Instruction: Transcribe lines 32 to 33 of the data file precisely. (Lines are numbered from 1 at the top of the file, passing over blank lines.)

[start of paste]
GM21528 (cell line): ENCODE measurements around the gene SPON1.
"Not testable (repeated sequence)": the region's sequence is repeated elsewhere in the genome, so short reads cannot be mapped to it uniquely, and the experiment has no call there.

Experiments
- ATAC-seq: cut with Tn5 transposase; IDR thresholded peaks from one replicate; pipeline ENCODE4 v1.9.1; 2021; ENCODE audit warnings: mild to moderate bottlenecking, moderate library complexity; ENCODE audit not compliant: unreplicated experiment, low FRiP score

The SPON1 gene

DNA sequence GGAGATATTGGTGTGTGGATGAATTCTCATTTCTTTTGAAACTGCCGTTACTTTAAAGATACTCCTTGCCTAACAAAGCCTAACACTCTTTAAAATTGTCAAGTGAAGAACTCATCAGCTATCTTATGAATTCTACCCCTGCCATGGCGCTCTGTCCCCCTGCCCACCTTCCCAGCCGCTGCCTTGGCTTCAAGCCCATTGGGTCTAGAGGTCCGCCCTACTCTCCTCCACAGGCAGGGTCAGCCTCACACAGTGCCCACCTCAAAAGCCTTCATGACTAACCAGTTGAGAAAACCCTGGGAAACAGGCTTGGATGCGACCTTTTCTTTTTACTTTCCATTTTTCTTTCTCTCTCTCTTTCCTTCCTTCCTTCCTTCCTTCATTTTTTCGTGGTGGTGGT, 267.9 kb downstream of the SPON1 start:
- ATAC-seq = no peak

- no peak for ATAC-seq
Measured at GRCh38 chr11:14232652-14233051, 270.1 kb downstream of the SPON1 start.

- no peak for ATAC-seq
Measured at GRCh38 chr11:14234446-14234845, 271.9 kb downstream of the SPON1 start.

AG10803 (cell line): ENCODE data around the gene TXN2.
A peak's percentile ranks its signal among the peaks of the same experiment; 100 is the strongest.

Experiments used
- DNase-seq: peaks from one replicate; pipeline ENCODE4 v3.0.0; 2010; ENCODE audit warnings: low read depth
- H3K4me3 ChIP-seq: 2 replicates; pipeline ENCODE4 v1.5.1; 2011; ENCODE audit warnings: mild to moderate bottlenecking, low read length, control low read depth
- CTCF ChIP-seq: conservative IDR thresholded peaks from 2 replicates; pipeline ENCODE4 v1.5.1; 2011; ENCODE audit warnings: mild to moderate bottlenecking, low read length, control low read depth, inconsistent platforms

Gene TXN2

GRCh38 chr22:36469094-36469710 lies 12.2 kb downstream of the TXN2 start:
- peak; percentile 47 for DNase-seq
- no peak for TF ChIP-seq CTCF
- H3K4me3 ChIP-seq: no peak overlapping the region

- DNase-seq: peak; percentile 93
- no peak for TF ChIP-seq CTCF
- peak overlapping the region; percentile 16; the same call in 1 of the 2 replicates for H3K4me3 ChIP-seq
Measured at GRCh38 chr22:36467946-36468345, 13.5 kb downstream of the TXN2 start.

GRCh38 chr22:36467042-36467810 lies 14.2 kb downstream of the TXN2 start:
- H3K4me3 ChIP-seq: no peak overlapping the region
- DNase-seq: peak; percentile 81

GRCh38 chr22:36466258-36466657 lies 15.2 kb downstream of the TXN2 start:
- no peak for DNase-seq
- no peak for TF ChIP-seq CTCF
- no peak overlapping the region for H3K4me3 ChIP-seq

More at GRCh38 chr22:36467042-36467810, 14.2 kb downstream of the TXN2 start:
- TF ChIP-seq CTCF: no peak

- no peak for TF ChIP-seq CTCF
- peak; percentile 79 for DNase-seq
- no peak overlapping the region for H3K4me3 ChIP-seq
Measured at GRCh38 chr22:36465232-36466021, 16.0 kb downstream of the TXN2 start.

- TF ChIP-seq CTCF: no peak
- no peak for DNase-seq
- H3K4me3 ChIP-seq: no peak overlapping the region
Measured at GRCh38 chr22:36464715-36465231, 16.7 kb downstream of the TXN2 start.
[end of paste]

- no peak for TF ChIP-seq CTCF
- no peak overlapping the region for H3K4me3 ChIP-seq